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Last edited 27 Nov 2020
Leaks in buildings
The term ‘leak’ refers to the accidentally loss or admission of something through a hole, crack, or some other permeability. It most commonly relates to liquids or gases, but might also refer to some solids that can behave in a fluid manner, such as sand.
- Penetrating damp, allowing moisture through roofs, walls, floors, windows and so on. This can cause decay to the building fabric, mould growth, mildew and so on. For more information see: Penetrating damp in buildings.
- Leaking pipework, such as water pipes, refrigeration pipes, gas or oil pipes, drainage pipework and so on. For more information see: Pipework defects, ventilation and airflow rates.
- Leaking ducts such as ventilation ducts.
- Leaking fixtures, fittings and equipment, such as taps, sinks, showers, washing machines and so on.
- Air infiltration through doors, windows and the fabric of the building, resulting in uncomfortable draughts and inefficiencies in heating, cooling and ventilation systems. The building regulations now require air permeability testing to prove that infiltration into new buildings is low. For more information see: Draughts in buildings and Air tightness in buildings.
- Failure of flood defences or drainage.
Leaks can result from:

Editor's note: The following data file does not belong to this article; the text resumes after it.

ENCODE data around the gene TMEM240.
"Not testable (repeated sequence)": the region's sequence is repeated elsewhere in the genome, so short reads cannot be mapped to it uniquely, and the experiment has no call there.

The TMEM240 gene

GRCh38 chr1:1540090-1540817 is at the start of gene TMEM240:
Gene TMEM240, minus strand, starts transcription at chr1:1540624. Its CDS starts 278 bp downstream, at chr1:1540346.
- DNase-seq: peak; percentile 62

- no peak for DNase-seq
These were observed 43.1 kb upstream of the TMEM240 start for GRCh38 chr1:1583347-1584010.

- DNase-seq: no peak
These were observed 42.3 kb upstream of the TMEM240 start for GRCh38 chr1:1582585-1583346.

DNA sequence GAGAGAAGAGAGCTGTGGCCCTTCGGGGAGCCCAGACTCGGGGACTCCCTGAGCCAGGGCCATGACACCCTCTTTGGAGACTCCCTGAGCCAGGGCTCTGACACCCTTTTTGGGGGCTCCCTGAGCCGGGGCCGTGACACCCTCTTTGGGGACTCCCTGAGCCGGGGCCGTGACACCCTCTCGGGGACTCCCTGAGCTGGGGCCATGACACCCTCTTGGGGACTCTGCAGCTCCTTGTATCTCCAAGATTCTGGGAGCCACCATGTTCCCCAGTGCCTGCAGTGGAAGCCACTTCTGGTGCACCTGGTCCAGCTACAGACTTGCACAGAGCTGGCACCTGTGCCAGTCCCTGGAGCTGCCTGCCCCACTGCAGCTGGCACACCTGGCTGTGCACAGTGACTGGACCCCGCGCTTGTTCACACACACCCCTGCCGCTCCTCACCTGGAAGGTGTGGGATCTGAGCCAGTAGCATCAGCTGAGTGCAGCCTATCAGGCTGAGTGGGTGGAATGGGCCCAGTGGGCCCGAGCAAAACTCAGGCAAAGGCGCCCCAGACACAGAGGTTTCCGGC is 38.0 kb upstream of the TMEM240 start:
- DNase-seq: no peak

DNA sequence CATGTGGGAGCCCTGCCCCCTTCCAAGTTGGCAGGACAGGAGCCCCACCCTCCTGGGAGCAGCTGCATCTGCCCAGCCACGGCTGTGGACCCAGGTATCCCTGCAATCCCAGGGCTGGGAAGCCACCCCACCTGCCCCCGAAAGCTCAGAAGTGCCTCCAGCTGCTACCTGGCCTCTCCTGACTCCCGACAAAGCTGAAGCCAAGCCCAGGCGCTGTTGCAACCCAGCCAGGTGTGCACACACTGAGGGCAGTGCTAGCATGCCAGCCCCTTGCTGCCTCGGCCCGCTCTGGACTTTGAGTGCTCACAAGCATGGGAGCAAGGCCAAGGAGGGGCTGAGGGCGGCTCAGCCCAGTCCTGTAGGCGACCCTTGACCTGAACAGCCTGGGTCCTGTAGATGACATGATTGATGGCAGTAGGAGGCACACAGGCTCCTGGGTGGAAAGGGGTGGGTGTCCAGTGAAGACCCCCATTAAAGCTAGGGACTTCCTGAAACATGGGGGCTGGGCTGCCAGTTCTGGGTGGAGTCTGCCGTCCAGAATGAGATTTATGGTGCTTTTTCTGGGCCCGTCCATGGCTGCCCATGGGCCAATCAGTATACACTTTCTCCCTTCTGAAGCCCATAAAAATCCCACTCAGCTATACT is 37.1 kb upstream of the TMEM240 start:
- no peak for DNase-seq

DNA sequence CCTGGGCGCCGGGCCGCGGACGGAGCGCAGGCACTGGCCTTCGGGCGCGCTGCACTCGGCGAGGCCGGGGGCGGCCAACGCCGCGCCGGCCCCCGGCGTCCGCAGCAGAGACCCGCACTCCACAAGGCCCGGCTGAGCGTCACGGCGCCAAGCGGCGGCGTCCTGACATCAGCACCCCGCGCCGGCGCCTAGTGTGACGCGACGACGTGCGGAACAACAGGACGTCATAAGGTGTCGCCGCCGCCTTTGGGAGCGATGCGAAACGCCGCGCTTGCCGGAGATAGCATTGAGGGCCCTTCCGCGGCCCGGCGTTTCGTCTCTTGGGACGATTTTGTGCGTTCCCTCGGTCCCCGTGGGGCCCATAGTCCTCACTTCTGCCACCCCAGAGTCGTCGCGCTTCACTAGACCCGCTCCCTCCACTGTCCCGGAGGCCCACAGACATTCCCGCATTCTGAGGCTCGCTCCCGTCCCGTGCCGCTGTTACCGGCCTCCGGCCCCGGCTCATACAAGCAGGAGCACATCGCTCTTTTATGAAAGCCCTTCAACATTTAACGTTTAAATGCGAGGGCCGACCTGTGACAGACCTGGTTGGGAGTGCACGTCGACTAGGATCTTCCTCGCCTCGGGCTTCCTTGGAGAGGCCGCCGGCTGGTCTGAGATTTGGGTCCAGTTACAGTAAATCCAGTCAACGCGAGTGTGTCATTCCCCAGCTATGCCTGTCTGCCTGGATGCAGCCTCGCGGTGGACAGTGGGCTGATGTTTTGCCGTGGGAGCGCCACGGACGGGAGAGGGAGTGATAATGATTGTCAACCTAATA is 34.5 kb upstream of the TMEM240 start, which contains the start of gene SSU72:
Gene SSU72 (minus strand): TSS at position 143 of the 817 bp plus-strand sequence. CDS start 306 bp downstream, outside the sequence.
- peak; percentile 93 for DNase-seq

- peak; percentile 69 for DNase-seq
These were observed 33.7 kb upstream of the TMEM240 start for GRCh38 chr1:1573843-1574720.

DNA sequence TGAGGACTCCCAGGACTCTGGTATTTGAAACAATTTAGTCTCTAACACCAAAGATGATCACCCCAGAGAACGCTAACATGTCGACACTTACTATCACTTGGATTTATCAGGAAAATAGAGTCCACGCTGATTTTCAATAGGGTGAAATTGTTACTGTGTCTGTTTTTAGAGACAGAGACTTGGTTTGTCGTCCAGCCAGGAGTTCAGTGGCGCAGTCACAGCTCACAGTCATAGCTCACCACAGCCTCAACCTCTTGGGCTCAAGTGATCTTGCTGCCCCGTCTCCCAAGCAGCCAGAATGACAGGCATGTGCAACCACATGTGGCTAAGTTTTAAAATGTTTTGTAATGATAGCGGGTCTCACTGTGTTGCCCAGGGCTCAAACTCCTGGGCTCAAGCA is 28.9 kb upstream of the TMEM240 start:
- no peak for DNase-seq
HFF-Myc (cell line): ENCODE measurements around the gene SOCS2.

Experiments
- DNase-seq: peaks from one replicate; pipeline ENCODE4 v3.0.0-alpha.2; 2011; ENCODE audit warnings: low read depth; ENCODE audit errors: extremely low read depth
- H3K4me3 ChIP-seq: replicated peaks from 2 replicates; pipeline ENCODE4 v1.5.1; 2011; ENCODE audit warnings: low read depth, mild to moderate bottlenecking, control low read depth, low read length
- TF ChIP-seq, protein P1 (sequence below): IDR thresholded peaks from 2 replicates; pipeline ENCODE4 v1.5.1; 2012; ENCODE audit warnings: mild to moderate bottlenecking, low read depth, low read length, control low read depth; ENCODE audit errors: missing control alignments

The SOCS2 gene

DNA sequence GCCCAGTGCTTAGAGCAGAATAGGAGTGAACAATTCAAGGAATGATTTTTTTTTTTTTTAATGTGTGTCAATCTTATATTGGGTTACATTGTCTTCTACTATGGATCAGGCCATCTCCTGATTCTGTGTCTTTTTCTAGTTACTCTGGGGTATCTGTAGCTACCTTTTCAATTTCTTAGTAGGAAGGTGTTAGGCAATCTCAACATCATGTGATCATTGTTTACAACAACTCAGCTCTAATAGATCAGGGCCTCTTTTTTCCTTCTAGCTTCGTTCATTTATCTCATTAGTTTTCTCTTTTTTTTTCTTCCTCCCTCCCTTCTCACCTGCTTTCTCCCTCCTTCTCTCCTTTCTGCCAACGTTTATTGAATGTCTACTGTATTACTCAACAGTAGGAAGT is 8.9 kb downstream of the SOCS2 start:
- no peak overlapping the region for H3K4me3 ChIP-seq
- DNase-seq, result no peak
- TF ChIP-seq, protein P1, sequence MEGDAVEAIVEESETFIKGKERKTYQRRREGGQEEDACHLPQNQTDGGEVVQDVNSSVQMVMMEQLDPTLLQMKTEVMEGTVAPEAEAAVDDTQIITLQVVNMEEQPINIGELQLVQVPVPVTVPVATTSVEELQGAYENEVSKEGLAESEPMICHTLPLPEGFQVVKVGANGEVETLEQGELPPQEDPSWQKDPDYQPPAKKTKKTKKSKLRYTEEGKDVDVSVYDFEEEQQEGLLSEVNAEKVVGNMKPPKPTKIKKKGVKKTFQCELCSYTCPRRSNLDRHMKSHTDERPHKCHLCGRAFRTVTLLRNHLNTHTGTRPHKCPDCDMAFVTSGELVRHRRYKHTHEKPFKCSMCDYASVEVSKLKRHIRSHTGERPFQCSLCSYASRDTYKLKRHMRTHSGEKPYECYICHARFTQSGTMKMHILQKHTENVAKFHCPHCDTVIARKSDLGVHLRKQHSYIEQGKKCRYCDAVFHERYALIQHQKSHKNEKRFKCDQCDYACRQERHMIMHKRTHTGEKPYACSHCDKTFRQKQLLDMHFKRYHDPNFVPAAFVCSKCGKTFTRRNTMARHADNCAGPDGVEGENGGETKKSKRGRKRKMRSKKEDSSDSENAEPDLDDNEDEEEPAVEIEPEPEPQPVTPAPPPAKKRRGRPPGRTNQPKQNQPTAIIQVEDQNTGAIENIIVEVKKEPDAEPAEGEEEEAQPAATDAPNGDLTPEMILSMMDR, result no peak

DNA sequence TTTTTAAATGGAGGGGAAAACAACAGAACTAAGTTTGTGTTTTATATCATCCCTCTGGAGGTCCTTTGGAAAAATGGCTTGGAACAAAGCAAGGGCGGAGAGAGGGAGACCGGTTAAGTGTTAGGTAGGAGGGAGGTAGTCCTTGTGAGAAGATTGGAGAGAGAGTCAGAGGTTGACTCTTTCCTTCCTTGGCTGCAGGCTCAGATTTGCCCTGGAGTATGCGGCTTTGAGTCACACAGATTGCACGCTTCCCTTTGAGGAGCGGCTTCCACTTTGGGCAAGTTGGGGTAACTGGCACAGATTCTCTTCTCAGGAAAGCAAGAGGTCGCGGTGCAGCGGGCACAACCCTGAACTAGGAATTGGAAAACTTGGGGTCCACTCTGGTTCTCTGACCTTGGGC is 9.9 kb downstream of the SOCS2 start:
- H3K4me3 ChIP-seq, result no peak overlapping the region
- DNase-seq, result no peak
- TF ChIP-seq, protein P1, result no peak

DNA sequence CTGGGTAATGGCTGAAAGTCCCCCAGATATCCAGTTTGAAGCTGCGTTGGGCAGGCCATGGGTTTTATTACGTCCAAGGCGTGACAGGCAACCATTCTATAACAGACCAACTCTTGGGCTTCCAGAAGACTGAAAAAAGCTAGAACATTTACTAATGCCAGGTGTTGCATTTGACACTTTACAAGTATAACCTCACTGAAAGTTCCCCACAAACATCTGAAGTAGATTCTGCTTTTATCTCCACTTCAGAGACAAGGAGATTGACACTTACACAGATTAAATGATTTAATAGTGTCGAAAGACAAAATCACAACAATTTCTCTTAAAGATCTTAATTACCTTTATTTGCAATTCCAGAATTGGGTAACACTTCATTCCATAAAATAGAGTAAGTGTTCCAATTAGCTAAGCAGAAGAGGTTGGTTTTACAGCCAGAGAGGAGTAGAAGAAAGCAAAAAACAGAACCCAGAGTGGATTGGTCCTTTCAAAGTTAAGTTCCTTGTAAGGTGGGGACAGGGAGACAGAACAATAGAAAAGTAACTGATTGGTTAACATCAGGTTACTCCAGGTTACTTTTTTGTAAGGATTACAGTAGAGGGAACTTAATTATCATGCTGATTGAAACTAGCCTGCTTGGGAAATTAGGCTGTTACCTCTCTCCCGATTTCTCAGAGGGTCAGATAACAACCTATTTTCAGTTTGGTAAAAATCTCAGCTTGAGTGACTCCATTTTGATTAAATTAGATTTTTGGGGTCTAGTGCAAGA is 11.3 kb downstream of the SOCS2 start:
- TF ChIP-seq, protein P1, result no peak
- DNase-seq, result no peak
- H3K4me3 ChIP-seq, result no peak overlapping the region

- Poor workmanship, including poor repairs.
- Defective products or components, or failure of products or components (in particular problems with joints).
- Incorrect specification or design.
- Movement, such as settlement, thermal expansion and so on.
- Environmental influences such as wind, flood (and drainage problems), freezing and so on.
Leaks that go unrepaired can result in significant losses. A tap leaking just once every 6 seconds can discharge almost 100 litres in a month. In a review of water company performance published in 2019, it was reported that 3.17 billion litres of water leaks from the water distribution network every day in England and Wales (Ref https://wwtonline.co.uk/news/ccwater-criticises-three-companies-over-leakage).
When repairing leaks, it is important to identify the actual source of the leak, and to repair the problem that has caused it before repairing any of the subsequent damage that may have resulted from the leak.
NB Leakage can also refer to '...the leakage of benefits intended for a recipient group or area into another group or area.' Ref The Green Book, Central Government Guidance On Appraisal And Evaluation, Published by HM Treasury in 2018.
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